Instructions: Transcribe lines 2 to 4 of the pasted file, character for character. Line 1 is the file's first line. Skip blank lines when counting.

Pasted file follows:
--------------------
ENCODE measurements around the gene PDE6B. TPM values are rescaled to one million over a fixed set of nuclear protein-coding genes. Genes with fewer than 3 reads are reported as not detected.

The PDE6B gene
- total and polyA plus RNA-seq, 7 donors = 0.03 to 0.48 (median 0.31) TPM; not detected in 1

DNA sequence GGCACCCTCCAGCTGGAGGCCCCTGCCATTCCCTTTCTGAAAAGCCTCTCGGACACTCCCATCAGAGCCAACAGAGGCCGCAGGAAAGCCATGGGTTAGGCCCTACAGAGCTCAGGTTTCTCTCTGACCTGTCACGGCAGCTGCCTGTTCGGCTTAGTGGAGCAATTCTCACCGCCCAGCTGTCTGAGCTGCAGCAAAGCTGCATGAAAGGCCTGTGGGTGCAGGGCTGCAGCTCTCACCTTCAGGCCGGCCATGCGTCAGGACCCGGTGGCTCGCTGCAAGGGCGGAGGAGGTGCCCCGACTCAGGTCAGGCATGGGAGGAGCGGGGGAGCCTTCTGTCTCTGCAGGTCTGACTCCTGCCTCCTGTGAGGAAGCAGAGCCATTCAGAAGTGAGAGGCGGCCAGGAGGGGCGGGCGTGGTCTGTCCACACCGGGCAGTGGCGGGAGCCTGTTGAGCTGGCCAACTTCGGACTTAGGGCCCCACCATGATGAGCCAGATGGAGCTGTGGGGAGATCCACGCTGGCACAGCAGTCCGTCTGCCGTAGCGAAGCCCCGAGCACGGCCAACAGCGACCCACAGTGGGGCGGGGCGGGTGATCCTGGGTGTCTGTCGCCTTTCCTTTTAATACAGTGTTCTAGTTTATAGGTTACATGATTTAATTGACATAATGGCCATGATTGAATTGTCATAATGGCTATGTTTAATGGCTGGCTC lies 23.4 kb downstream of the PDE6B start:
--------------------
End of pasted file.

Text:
The PDE6B gene
- total and polyA plus RNA-seq, 7 donors = 0.03 to 0.48 (median 0.31) TPM; not detected in 1

DNA sequence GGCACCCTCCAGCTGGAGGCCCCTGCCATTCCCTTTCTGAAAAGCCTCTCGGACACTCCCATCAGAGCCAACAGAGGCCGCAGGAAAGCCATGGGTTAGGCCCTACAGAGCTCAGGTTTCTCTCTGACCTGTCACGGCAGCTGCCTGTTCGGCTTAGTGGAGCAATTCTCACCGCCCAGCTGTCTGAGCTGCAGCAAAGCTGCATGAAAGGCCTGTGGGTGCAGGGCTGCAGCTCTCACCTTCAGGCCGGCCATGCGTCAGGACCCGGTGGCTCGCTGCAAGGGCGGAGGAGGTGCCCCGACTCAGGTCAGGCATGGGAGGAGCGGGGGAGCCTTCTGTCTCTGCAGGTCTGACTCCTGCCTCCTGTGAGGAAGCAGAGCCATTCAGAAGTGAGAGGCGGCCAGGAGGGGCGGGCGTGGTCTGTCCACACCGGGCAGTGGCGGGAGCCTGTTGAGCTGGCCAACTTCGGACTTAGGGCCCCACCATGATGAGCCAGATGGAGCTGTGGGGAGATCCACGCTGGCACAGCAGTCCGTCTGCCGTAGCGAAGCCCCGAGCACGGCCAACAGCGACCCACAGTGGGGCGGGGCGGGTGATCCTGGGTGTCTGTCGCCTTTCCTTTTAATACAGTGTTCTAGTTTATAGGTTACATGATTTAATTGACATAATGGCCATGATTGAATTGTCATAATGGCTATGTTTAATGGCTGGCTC lies 23.4 kb downstream of the PDE6B start: